Canada and United States not facing asylum seeker crisis: UNHCR official

Posted
November 8, 2018
Article Source
CTV News

Neither Canada nor the United States is experiencing a crisis in asylum claims, says the United Nations' assistant high commissioner for refugees.

Volker Turk, an Austrian in charge of refugee protection for the UN, was in Ottawa this week to meet with Canadian border officials. He said in an interview that Canada's recent spike in irregular migrants is nothing compared to the millions of refugees who pour every year into much poorer countries.

Likewise, the migrant caravan making its way through Mexico toward the United States, numbering in the low thousands of people, is small compared to the vast migrations borne in recent years by countries like Lebanon, Jordan and Turkey, which have taken in over five million Syrian refugees.

"A lot of the media debate that we often see is that there are hordes of people coming to the industrialized world -- that's absolutely not true," Turk said.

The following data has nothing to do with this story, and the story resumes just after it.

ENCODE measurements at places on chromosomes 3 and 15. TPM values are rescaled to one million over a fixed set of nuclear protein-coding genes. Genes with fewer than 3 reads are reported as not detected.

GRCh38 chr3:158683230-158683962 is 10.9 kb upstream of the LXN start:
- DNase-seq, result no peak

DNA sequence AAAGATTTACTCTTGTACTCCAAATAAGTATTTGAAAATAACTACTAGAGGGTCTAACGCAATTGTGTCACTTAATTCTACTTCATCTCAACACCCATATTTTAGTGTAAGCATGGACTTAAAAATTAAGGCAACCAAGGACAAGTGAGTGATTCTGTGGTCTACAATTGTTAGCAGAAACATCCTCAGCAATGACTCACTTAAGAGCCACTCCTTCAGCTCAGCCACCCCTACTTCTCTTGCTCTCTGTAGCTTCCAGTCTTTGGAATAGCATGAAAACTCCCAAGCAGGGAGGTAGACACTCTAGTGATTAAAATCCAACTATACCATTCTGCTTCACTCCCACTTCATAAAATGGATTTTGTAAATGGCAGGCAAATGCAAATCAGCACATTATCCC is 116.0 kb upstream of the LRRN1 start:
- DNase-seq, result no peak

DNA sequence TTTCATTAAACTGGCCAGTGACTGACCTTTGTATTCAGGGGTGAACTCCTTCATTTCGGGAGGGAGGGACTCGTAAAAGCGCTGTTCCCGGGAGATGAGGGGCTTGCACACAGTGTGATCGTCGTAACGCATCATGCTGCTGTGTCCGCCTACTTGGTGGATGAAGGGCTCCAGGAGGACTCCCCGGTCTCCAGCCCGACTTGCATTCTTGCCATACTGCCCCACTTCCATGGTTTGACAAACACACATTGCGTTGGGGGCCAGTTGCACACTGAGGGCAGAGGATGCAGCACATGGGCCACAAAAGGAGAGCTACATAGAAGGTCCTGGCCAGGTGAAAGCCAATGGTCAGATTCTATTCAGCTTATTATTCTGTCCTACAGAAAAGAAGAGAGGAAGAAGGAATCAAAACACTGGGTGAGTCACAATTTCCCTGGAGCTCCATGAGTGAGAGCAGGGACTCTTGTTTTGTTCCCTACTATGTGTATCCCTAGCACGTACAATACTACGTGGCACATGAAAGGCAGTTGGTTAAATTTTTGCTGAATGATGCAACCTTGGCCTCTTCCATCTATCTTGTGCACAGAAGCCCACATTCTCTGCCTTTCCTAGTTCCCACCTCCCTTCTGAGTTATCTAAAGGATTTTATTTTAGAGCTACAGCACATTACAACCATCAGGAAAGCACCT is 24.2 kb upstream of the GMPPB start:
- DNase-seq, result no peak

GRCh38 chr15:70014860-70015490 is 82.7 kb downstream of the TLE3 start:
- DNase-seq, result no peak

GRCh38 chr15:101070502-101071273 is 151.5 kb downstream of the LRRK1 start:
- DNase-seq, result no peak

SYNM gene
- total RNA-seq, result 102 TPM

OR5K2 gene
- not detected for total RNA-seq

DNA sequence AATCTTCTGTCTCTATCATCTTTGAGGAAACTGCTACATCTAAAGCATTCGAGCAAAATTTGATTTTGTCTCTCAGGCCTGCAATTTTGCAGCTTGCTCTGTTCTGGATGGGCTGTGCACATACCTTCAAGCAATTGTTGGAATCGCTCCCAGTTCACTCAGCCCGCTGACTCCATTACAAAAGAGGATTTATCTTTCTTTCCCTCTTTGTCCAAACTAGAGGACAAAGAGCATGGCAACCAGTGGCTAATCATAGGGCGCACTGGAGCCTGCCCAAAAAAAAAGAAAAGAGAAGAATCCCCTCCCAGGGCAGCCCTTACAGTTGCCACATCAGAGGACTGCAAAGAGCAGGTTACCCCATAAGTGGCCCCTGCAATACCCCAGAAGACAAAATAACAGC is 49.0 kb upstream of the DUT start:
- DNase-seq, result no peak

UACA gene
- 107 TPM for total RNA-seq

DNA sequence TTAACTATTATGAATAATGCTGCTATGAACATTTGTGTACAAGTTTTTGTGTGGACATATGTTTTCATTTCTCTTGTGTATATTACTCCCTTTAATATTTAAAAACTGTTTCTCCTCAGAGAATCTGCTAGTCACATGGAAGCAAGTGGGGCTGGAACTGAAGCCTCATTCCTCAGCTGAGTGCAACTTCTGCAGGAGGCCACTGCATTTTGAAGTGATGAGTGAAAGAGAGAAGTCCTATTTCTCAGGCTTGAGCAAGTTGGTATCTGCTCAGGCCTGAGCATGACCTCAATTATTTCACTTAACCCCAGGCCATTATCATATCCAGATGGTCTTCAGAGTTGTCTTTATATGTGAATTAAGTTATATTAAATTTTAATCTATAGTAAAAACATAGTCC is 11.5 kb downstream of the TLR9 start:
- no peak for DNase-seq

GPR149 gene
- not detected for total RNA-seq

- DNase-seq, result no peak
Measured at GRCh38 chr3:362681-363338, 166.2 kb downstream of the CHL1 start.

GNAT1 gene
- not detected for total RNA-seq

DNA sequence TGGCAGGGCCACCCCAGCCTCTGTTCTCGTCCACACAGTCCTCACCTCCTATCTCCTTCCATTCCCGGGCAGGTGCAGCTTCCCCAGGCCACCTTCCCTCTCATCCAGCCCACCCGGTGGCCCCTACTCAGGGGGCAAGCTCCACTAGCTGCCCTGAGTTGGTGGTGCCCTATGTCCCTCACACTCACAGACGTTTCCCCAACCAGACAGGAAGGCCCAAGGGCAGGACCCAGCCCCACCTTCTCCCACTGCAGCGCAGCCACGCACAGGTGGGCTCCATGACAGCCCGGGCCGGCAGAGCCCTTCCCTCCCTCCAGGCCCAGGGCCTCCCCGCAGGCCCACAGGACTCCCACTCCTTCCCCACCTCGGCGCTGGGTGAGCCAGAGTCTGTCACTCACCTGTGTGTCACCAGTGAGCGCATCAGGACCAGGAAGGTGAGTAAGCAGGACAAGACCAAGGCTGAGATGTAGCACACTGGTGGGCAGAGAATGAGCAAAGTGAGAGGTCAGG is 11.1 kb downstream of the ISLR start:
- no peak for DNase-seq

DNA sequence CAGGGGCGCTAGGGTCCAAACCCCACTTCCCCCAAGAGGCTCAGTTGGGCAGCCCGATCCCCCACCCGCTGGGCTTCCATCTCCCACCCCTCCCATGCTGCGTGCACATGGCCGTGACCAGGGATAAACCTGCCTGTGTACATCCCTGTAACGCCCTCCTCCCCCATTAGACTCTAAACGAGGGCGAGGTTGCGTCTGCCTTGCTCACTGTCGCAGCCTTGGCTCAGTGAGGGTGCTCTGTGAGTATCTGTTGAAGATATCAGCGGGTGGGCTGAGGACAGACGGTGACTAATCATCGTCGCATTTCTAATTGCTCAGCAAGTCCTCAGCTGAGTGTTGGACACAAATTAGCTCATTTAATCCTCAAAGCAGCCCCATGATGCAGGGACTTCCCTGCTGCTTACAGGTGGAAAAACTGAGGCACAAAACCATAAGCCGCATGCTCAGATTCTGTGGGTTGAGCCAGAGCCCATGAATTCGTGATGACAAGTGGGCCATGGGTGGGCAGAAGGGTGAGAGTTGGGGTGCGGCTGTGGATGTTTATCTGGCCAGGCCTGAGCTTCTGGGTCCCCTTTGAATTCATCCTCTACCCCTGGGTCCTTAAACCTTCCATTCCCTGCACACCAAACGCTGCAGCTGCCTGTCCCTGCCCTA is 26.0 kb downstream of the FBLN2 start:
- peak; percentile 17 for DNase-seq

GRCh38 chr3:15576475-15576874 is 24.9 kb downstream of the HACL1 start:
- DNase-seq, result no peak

North America has largely been shielded from the true global crisis of 68.5 million displaced persons in the world fleeing war and conflict, he said.

"I think it's important to put everything in perspective and to bear in mind that when people talk about a 'crisis' these days, these crises are far away from North America or from Europe, they are taking place often in the poorest countries in the world who need our support, need our solidarity and who need also our humanity."

Political rhetoric whipping up public concern over the asylum-seekers has been rising in recent weeks, led by politicians in both Canada and the United States.

In Canada, the federal Conservatives regularly refer to the influx of tens of thousands of asylum seekers crossing "irregularly" into Canada via non-official entry points from the U.S. as a border crisis and have used the issue to galvanize their base and criticize the Liberal government.

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